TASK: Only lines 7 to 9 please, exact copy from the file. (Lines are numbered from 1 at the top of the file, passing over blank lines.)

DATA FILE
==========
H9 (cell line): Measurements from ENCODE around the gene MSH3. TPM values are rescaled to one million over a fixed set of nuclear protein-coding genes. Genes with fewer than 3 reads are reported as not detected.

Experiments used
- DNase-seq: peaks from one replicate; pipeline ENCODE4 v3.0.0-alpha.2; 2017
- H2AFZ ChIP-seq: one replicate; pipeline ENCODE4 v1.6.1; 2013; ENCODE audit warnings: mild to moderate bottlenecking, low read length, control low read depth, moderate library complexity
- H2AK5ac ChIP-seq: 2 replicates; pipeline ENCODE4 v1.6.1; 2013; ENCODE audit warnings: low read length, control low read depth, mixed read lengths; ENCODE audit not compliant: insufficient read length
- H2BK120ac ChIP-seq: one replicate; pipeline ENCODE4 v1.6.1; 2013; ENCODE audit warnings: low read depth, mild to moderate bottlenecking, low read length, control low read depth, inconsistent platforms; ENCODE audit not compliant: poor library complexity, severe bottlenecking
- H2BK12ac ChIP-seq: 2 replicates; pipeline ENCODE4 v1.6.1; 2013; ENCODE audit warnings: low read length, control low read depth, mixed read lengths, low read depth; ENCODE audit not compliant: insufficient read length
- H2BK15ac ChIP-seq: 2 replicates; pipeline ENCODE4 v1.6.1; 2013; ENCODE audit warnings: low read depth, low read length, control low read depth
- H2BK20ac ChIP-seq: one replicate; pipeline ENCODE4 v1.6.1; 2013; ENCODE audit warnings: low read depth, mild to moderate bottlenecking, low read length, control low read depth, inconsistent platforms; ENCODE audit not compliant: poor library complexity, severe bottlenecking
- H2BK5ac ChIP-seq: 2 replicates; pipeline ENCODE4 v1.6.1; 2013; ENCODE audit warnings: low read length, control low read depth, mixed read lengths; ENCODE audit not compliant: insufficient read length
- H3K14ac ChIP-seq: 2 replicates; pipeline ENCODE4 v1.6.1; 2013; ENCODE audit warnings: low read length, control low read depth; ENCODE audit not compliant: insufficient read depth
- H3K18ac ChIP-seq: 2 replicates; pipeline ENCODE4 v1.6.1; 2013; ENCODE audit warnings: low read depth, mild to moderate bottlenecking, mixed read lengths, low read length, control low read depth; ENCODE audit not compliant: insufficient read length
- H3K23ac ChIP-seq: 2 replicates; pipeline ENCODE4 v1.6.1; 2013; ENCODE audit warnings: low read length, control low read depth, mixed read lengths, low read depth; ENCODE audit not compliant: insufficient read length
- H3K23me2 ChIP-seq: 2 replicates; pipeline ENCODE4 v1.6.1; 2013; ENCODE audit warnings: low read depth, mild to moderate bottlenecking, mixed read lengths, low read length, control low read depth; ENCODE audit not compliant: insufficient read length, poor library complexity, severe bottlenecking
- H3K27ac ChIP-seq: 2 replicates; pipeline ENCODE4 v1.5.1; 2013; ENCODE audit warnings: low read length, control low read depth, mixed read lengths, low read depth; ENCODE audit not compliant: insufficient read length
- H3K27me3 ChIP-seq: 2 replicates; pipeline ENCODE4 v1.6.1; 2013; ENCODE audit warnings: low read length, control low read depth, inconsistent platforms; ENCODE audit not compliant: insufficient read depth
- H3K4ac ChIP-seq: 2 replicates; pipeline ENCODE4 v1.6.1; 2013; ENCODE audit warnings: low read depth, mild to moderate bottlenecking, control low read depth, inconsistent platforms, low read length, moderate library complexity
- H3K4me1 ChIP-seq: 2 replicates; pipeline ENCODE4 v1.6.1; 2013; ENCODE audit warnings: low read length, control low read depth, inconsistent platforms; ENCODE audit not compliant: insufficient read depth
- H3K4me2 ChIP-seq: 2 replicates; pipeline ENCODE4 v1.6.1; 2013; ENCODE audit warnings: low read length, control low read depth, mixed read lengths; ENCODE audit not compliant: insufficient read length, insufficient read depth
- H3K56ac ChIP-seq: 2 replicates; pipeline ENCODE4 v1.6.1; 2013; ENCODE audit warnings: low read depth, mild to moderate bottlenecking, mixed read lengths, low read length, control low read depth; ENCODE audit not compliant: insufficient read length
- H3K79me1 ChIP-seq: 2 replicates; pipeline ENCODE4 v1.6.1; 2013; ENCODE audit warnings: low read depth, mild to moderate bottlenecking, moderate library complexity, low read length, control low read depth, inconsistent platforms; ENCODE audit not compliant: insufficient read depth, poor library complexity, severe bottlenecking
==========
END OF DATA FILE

- H2BK12ac ChIP-seq: 2 replicates; pipeline ENCODE4 v1.6.1; 2013; ENCODE audit warnings: low read length, control low read depth, mixed read lengths, low read depth; ENCODE audit not compliant: insufficient read length
- H2BK15ac ChIP-seq: 2 replicates; pipeline ENCODE4 v1.6.1; 2013; ENCODE audit warnings: low read depth, low read length, control low read depth
- H2BK20ac ChIP-seq: one replicate; pipeline ENCODE4 v1.6.1; 2013; ENCODE audit warnings: low read depth, mild to moderate bottlenecking, low read length, control low read depth, inconsistent platforms; ENCODE audit not compliant: poor library complexity, severe bottlenecking